Fargo

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This topic contains 8 replies, has 2 voices, and was last updated by  Anna 3 years, 8 months ago.

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August 12, 2013 at 3:16 PM #3510

Anna

According to Mac McGrew,¹ Fargo [right] originated at the Dickinson TF in c1850. Nicolette Gray² traces it to Stephenson Blake, 1858 and “German, 1854.” The more ornate version is shown in Hænel 1847. Gray describes it as “Besley, c1860” and “German, 1864.”²

In or before 1867,³ L. Johnson paired the two faces in the same grouping with Fargo in the smallest size. No specimen examined bears a tradename, and none claims rights to the design.

Specimens Available

Excellent hard-copy scans of both faces
Complete alphanumeric charsets, currency symbols, etc.
Supplementary commercial showings

¹McGrew, M. (1993): American Metal Types of the Twentieth Century (Second, Revised Edition), page 342. Oak Knoll Press, New Castle, DE.
²Gray, N. (1938): XIXth Century Ornamented Types and Title Pages, page 202. Faber and Faber Limited, London.
³The date ≤1867 is deduced from the stereotyped(?) specimen published by MSJ in July 1869, which is imprinted L. Johnson & Company while other pages are marked MacKellar, Smiths & Jordan. According to Annenberg [164], “Lawrence Johnson died on April 26, 1860, but the firm continued to operate and distribute type catalogs with his name until 1867.”


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November 5, 2013 at 3:16 PM #5011

Alan Jay Prescott

I’m interested in reviving this pair at some time in the near future and will post here when I start it, if no one else takes up the challenge over the next few weeks.


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November 29, 2013 at 11:42 PM #5558

Alan Jay Prescott

I am reviving Fargo currently. I started it several different ways before deciding that the best approach is to render the typeface very close to the scan I have (Solo).

There are too many inconsistencies in the design to make it “formally” perfect, so the best compromise is to draw closely to the original rendering and make numerous small modifications to keep certain features (cap height, baseline alignment, thickness of “thins,” doo-hickeys, and most shadows uniform. Results forthcoming, perhaps early next week.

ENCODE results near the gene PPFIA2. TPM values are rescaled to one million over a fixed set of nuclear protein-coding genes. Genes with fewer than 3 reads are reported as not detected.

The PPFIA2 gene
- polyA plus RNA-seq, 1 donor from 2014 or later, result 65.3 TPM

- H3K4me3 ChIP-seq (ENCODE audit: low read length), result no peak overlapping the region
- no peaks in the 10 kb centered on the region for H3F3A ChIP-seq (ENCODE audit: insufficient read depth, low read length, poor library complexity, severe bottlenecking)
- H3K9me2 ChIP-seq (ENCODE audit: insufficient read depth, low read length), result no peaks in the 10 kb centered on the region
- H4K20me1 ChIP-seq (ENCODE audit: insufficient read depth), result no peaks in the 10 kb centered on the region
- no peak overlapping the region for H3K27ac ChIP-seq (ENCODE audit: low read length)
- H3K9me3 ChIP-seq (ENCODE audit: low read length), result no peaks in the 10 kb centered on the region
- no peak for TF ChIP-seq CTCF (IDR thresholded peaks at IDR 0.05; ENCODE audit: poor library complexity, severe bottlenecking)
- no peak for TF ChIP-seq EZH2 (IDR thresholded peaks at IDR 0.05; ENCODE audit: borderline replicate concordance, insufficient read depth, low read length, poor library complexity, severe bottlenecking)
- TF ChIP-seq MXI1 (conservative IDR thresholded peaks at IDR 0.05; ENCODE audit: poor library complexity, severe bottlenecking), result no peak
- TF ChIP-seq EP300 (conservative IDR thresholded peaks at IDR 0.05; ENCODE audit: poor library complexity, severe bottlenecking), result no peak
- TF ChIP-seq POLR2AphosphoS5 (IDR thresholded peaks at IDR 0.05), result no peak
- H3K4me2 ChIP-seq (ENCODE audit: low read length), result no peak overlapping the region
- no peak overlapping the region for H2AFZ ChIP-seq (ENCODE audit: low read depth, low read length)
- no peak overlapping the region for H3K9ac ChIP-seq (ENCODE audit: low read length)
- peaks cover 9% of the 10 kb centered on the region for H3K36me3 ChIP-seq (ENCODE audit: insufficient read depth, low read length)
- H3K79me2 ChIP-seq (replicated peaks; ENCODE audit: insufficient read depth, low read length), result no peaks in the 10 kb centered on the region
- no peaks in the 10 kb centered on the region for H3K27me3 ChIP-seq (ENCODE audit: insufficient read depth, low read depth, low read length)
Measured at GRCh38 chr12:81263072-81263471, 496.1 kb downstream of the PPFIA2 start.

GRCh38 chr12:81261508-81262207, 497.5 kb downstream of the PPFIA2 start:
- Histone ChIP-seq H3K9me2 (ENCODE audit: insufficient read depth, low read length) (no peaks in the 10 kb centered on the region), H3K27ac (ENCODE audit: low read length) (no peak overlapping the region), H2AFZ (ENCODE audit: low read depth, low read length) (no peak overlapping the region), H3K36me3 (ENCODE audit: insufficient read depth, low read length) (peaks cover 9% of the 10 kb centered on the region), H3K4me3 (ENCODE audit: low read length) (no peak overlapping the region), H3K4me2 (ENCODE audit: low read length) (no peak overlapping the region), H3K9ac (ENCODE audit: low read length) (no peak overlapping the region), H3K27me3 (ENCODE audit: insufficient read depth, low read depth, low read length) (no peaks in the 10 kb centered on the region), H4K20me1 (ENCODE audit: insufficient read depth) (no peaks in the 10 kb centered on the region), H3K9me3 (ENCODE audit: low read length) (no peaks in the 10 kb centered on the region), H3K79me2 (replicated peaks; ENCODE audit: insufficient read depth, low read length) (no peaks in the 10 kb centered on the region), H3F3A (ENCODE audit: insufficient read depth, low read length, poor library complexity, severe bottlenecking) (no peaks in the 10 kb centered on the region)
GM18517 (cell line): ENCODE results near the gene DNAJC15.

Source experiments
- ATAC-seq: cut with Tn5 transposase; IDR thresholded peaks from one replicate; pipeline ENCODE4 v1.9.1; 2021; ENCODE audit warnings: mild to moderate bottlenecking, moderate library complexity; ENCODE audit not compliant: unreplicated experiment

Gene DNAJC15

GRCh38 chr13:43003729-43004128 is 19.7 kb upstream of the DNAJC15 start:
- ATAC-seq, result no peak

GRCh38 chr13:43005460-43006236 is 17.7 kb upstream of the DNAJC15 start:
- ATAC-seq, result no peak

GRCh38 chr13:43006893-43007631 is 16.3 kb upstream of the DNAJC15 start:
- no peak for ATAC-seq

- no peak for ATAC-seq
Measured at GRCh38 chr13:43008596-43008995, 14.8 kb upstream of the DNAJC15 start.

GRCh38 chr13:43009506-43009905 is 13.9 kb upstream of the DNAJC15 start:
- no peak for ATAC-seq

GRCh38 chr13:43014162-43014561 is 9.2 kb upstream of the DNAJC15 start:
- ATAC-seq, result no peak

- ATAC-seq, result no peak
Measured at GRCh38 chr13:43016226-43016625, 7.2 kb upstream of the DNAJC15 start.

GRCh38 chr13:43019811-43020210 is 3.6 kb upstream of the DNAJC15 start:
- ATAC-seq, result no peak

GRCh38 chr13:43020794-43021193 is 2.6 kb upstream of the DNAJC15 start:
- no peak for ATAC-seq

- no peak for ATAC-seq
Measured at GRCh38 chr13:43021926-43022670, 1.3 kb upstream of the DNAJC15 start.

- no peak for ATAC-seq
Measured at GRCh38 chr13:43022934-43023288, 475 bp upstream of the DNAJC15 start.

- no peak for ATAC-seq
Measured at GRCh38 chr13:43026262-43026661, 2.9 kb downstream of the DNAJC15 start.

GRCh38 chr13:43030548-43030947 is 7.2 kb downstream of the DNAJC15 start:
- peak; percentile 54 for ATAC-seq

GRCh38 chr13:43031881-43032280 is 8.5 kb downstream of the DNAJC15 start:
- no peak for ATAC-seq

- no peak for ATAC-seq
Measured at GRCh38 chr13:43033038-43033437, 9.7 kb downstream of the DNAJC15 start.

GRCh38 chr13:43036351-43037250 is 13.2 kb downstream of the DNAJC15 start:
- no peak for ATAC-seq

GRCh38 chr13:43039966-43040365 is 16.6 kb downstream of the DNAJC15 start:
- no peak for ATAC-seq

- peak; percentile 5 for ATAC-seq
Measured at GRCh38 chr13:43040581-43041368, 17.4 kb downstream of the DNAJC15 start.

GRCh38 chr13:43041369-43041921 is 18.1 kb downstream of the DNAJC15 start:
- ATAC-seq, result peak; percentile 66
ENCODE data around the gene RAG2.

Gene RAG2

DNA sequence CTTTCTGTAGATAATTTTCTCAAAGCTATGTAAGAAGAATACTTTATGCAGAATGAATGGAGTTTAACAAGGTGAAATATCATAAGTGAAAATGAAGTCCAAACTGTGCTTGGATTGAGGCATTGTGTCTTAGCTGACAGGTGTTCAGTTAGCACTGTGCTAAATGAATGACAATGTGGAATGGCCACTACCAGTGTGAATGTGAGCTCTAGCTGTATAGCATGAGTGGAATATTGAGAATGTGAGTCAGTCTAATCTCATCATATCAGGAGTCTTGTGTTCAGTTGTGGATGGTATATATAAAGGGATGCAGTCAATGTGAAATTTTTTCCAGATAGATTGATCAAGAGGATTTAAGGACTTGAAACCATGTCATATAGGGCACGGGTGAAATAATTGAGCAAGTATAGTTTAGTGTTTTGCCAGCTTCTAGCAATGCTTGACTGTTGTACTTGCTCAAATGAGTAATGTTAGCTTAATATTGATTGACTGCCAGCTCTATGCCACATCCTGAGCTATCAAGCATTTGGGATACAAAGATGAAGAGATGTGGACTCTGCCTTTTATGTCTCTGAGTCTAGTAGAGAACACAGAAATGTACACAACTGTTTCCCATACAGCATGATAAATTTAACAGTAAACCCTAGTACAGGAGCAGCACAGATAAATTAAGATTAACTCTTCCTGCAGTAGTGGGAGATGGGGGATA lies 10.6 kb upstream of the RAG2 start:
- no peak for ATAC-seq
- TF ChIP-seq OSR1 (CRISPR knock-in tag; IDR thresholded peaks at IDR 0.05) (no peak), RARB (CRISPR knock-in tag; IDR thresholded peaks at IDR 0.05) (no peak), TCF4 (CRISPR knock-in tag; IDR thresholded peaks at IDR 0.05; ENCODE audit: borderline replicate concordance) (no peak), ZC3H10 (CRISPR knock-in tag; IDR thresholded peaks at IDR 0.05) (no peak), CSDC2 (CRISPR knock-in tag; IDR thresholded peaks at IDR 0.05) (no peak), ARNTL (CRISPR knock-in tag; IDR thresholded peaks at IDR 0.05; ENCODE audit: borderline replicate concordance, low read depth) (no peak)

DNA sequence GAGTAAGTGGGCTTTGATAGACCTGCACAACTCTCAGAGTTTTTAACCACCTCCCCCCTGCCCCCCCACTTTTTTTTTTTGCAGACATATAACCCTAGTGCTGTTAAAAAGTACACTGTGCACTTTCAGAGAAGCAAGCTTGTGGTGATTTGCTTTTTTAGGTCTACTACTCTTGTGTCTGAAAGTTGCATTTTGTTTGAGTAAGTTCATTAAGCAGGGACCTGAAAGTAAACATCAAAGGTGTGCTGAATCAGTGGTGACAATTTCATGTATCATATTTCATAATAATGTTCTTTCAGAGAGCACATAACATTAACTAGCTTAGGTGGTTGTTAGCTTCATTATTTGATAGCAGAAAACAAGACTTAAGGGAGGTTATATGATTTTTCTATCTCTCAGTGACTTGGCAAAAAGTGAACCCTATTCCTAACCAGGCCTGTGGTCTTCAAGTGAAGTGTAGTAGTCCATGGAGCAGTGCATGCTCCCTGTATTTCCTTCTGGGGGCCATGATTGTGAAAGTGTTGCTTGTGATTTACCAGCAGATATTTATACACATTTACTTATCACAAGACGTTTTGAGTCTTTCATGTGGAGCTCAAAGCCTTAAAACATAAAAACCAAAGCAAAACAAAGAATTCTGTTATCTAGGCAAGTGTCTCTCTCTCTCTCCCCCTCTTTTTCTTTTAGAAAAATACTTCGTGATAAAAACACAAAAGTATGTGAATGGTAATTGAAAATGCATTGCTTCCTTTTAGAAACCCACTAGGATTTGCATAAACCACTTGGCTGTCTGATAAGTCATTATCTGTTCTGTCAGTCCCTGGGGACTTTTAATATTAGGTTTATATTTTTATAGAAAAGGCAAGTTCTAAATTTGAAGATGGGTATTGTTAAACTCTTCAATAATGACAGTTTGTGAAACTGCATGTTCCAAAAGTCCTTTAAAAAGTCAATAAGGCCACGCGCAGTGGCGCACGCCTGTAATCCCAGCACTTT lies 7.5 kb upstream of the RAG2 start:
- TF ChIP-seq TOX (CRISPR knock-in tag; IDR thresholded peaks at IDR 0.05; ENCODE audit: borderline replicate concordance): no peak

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December 3, 2013 at 11:41 AM #5835

Alan Jay Prescott

Anna, Fargo nearly ready. Can you please send me high-res of the other one, so that I can work on that next? Thank you!


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December 10, 2013 at 6:03 PM #6167

Alan Jay Prescott

Below is a sample of Fargo, revived as Farmerboy Roman. The face has been radically regularized for modern use but has lost none of the flavor of the original, I hope!

Farmerboy Roman

 


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December 11, 2013 at 3:55 AM #6231

Anna

Thanks for this treasure, Alan. Fargo is ready to party!


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December 13, 2013 at 12:27 PM #6402

Alan Jay Prescott

“Other Fargo” underway, going well. Again, it has to be regularized and is turning out nicely. A very different scheme from Fargo, but definitely related and perhaps same designer. It will be called Farmergirl and will be a worthy sister to Farmerboy.


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December 16, 2013 at 5:10 PM #6471

Alan Jay Prescott

Fargo Fancy has been revived as Farmergirl Roman:
Farmergirl Roman


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December 18, 2013 at 5:21 AM #6560

Anna

Looks like these two country kids are ready for big-time city action!

I think you’re right that these two faces are “the same thing only different.” My personal theory is that the one we call “Fargo Fancy” came first—probably French, since it’s shown in Hænel 1847—13 yrs before Gray’s earliest documented GB specimen.

McGrew’s account that Fargo# originated at the Dickinson TF in c1850 suggests that a DTF staff or commissioned punch-cutter “simplified” it for use in smaller body-type sizes. If so, the man who performed this task was not Alexander Phemister (the earliest DTF punch-cutter documented by Loy), who was engaged by DTF in c1863.¹
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¹Loy, W.E. (1898–1900): Designers and Engravers of Type. In The Inland Printer, June 1898.


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